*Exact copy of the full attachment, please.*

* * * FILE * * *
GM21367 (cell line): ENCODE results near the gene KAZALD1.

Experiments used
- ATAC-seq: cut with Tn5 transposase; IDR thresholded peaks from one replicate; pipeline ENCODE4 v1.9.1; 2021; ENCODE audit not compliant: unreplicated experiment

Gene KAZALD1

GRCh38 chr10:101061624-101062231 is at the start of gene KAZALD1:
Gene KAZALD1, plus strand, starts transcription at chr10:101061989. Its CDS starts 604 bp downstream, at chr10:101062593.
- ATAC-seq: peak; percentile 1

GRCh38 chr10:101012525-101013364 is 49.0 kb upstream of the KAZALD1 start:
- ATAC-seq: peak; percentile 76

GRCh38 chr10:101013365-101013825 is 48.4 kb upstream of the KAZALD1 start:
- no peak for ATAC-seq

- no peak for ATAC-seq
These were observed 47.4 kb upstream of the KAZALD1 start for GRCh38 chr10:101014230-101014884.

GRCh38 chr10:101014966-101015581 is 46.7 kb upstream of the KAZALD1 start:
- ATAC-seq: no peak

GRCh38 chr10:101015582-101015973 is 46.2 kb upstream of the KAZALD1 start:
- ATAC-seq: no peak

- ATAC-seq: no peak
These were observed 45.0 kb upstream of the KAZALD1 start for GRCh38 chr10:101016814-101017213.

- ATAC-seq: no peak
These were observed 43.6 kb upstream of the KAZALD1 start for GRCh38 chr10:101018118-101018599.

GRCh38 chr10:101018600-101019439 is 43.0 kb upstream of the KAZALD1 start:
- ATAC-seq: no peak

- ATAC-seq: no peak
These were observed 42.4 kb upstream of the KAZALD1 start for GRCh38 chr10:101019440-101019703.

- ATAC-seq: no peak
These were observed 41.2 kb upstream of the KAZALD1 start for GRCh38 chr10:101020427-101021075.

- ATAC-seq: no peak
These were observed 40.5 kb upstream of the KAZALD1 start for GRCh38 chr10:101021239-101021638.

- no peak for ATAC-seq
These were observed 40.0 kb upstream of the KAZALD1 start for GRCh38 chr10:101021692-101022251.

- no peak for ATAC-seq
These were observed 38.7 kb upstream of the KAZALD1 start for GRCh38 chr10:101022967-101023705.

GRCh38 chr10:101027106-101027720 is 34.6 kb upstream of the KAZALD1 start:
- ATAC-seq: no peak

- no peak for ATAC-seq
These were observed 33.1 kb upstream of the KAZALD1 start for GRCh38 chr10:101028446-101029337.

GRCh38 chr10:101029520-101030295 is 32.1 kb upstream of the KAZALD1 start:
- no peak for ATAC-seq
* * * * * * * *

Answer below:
GM21367 (cell line): ENCODE results near the gene KAZALD1.

Experiments used
- ATAC-seq: cut with Tn5 transposase; IDR thresholded peaks from one replicate; pipeline ENCODE4 v1.9.1; 2021; ENCODE audit not compliant: unreplicated experiment

Gene KAZALD1

GRCh38 chr10:101061624-101062231 is at the start of gene KAZALD1:
Gene KAZALD1, plus strand, starts transcription at chr10:101061989. Its CDS starts 604 bp downstream, at chr10:101062593.
- ATAC-seq: peak; percentile 1

GRCh38 chr10:101012525-101013364 is 49.0 kb upstream of the KAZALD1 start:
- ATAC-seq: peak; percentile 76

GRCh38 chr10:101013365-101013825 is 48.4 kb upstream of the KAZALD1 start:
- no peak for ATAC-seq

- no peak for ATAC-seq
These were observed 47.4 kb upstream of the KAZALD1 start for GRCh38 chr10:101014230-101014884.

GRCh38 chr10:101014966-101015581 is 46.7 kb upstream of the KAZALD1 start:
- ATAC-seq: no peak

GRCh38 chr10:101015582-101015973 is 46.2 kb upstream of the KAZALD1 start:
- ATAC-seq: no peak

- ATAC-seq: no peak
These were observed 45.0 kb upstream of the KAZALD1 start for GRCh38 chr10:101016814-101017213.

- ATAC-seq: no peak
These were observed 43.6 kb upstream of the KAZALD1 start for GRCh38 chr10:101018118-101018599.

GRCh38 chr10:101018600-101019439 is 43.0 kb upstream of the KAZALD1 start:
- ATAC-seq: no peak

- ATAC-seq: no peak
These were observed 42.4 kb upstream of the KAZALD1 start for GRCh38 chr10:101019440-101019703.

- ATAC-seq: no peak
These were observed 41.2 kb upstream of the KAZALD1 start for GRCh38 chr10:101020427-101021075.

- ATAC-seq: no peak
These were observed 40.5 kb upstream of the KAZALD1 start for GRCh38 chr10:101021239-101021638.

- no peak for ATAC-seq
These were observed 40.0 kb upstream of the KAZALD1 start for GRCh38 chr10:101021692-101022251.

- no peak for ATAC-seq
These were observed 38.7 kb upstream of the KAZALD1 start for GRCh38 chr10:101022967-101023705.

GRCh38 chr10:101027106-101027720 is 34.6 kb upstream of the KAZALD1 start:
- ATAC-seq: no peak

- no peak for ATAC-seq
These were observed 33.1 kb upstream of the KAZALD1 start for GRCh38 chr10:101028446-101029337.

GRCh38 chr10:101029520-101030295 is 32.1 kb upstream of the KAZALD1 start:
- no peak for ATAC-seq